My newest Hiro Hattori novel, BETRAYAL AT IGA, features a welcome feast gone horribly wrong.
In medieval Japan (and in traditional homes to this day) the tables looked quite different from the ones in Western homes. While Europeans used waist-high tables and sat in elevated chairs, Japanese tables looked like this:
People knelt (or sometimes sat cross-legged) on cushions placed directly on the floor.
In poorer homes, or on occasions when formal tables were not used, families ate while sitting or kneeling around the irori, a sunken hearth with a bed of fine dirt or sand upon which fires were kindled.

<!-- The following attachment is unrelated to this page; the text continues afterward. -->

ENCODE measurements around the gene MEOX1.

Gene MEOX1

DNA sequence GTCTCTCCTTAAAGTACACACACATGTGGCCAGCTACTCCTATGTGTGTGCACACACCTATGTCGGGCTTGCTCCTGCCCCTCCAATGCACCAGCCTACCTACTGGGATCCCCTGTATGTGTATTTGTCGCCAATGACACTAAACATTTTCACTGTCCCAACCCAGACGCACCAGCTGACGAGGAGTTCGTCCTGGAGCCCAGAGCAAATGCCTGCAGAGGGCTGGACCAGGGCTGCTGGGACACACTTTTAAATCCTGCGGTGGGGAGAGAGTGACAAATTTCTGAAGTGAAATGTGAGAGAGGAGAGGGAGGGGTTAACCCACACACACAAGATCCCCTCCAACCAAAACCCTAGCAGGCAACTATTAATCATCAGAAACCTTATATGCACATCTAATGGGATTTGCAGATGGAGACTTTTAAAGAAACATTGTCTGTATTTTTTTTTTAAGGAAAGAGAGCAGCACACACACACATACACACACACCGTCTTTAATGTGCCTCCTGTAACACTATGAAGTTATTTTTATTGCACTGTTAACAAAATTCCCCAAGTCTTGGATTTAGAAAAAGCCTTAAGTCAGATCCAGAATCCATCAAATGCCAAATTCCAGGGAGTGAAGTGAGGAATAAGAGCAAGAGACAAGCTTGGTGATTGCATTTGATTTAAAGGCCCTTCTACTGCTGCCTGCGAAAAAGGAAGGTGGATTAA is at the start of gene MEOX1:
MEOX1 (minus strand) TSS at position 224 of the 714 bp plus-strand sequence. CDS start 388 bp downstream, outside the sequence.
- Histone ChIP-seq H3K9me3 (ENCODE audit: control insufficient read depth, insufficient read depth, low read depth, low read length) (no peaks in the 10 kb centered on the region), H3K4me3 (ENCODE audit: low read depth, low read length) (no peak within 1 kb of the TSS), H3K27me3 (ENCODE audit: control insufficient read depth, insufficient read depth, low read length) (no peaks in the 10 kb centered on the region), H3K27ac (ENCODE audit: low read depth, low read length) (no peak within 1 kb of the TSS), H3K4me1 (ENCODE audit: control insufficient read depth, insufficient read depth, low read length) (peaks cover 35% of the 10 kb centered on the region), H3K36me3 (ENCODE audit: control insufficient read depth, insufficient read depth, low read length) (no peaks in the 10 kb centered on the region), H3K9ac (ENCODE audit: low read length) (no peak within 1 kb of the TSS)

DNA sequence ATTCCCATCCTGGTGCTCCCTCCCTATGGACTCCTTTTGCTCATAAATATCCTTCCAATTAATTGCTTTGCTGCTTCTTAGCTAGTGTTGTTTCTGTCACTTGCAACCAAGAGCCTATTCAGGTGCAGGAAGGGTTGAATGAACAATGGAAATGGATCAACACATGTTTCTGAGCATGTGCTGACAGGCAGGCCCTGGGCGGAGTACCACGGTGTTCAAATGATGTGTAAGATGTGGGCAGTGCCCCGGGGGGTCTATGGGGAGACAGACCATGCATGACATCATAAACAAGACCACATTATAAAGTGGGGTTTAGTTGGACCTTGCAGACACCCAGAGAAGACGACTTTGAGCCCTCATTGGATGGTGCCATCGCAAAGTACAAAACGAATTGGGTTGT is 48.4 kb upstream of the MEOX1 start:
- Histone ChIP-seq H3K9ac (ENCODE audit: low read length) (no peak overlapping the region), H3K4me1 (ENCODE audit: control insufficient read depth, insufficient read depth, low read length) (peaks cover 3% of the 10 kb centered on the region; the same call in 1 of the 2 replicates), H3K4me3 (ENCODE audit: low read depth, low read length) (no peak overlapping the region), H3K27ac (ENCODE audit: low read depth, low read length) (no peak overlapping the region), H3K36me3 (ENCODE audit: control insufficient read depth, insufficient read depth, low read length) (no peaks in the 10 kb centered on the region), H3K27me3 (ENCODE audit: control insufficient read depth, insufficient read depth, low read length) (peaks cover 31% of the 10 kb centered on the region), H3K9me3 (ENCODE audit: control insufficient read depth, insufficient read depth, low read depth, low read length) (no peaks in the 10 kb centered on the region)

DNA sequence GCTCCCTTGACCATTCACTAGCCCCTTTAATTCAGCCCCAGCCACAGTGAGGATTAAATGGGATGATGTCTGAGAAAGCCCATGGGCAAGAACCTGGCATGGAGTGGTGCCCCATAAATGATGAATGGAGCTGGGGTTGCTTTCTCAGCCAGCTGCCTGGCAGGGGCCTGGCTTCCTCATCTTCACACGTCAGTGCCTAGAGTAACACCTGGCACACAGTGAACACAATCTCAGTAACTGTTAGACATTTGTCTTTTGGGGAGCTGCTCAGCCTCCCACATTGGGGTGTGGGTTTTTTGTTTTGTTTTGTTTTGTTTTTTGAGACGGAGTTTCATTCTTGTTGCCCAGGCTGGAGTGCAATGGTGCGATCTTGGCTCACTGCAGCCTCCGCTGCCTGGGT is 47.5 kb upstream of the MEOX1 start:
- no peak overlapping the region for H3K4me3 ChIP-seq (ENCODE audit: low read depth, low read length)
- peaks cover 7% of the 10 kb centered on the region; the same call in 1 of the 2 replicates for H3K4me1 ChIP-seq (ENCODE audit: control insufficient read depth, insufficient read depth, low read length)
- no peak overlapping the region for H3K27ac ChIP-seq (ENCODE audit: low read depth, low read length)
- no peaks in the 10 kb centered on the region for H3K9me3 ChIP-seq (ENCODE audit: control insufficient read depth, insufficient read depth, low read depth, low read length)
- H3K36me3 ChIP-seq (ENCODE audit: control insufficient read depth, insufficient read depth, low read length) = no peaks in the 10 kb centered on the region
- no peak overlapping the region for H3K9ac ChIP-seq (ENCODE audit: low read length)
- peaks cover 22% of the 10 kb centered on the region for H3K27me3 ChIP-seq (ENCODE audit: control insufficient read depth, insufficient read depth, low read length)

The irori was also used to heat the home, and the smoke from the fire helped keep the thatch in the roof in good condition, both by keeping it dry and by discouraging insects.
Characters in my novels often sit, eat, or talk around the hearth, much as their real historical counterparts would have done through much of Japanese history.
(Photos taken at Nihon Minka-en, the Japan Open-Air Folk House Museum in Kawasaki City, Japan.)